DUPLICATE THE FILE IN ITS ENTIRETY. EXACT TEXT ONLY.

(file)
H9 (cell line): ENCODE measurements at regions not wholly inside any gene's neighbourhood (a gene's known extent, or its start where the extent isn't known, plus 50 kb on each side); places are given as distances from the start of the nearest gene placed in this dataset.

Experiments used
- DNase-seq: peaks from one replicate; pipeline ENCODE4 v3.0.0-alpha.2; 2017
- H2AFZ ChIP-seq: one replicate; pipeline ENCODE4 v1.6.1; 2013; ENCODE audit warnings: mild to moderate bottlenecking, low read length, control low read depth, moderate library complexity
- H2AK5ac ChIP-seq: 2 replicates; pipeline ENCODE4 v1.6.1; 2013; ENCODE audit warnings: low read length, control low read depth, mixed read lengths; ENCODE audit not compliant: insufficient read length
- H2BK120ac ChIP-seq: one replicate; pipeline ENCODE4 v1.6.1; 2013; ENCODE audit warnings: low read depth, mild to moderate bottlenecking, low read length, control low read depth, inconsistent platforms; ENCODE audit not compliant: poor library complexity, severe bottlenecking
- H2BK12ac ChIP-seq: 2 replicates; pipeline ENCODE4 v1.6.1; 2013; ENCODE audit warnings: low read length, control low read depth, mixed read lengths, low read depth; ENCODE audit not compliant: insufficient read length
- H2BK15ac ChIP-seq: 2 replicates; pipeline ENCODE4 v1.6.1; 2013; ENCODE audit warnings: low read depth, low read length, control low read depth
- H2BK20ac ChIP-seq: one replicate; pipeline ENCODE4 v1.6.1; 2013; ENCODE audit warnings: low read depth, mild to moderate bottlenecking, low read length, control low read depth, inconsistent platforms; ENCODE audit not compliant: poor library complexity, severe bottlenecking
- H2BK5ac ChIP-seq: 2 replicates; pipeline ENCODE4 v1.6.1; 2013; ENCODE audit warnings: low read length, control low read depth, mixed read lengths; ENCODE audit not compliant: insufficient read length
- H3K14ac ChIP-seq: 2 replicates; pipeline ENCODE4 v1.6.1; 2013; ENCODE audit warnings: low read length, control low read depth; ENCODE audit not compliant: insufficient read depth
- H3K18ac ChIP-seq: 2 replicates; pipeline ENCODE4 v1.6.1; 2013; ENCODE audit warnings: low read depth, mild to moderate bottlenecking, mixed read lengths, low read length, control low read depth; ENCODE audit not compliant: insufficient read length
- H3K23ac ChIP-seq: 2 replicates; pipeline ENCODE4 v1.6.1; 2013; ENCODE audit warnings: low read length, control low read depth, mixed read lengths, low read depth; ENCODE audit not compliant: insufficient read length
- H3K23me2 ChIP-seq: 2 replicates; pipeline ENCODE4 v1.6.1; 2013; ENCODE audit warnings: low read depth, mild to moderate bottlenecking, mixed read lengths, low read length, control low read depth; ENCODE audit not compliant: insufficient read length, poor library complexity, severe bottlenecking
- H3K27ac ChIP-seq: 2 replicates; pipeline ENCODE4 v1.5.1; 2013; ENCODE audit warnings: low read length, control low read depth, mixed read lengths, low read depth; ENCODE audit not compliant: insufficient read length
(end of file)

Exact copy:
H9 (cell line): ENCODE measurements at regions not wholly inside any gene's neighbourhood (a gene's known extent, or its start where the extent isn't known, plus 50 kb on each side); places are given as distances from the start of the nearest gene placed in this dataset.

Experiments used
- DNase-seq: peaks from one replicate; pipeline ENCODE4 v3.0.0-alpha.2; 2017
- H2AFZ ChIP-seq: one replicate; pipeline ENCODE4 v1.6.1; 2013; ENCODE audit warnings: mild to moderate bottlenecking, low read length, control low read depth, moderate library complexity
- H2AK5ac ChIP-seq: 2 replicates; pipeline ENCODE4 v1.6.1; 2013; ENCODE audit warnings: low read length, control low read depth, mixed read lengths; ENCODE audit not compliant: insufficient read length
- H2BK120ac ChIP-seq: one replicate; pipeline ENCODE4 v1.6.1; 2013; ENCODE audit warnings: low read depth, mild to moderate bottlenecking, low read length, control low read depth, inconsistent platforms; ENCODE audit not compliant: poor library complexity, severe bottlenecking
- H2BK12ac ChIP-seq: 2 replicates; pipeline ENCODE4 v1.6.1; 2013; ENCODE audit warnings: low read length, control low read depth, mixed read lengths, low read depth; ENCODE audit not compliant: insufficient read length
- H2BK15ac ChIP-seq: 2 replicates; pipeline ENCODE4 v1.6.1; 2013; ENCODE audit warnings: low read depth, low read length, control low read depth
- H2BK20ac ChIP-seq: one replicate; pipeline ENCODE4 v1.6.1; 2013; ENCODE audit warnings: low read depth, mild to moderate bottlenecking, low read length, control low read depth, inconsistent platforms; ENCODE audit not compliant: poor library complexity, severe bottlenecking
- H2BK5ac ChIP-seq: 2 replicates; pipeline ENCODE4 v1.6.1; 2013; ENCODE audit warnings: low read length, control low read depth, mixed read lengths; ENCODE audit not compliant: insufficient read length
- H3K14ac ChIP-seq: 2 replicates; pipeline ENCODE4 v1.6.1; 2013; ENCODE audit warnings: low read length, control low read depth; ENCODE audit not compliant: insufficient read depth
- H3K18ac ChIP-seq: 2 replicates; pipeline ENCODE4 v1.6.1; 2013; ENCODE audit warnings: low read depth, mild to moderate bottlenecking, mixed read lengths, low read length, control low read depth; ENCODE audit not compliant: insufficient read length
- H3K23ac ChIP-seq: 2 replicates; pipeline ENCODE4 v1.6.1; 2013; ENCODE audit warnings: low read length, control low read depth, mixed read lengths, low read depth; ENCODE audit not compliant: insufficient read length
- H3K23me2 ChIP-seq: 2 replicates; pipeline ENCODE4 v1.6.1; 2013; ENCODE audit warnings: low read depth, mild to moderate bottlenecking, mixed read lengths, low read length, control low read depth; ENCODE audit not compliant: insufficient read length, poor library complexity, severe bottlenecking
- H3K27ac ChIP-seq: 2 replicates; pipeline ENCODE4 v1.5.1; 2013; ENCODE audit warnings: low read length, control low read depth, mixed read lengths, low read depth; ENCODE audit not compliant: insufficient read length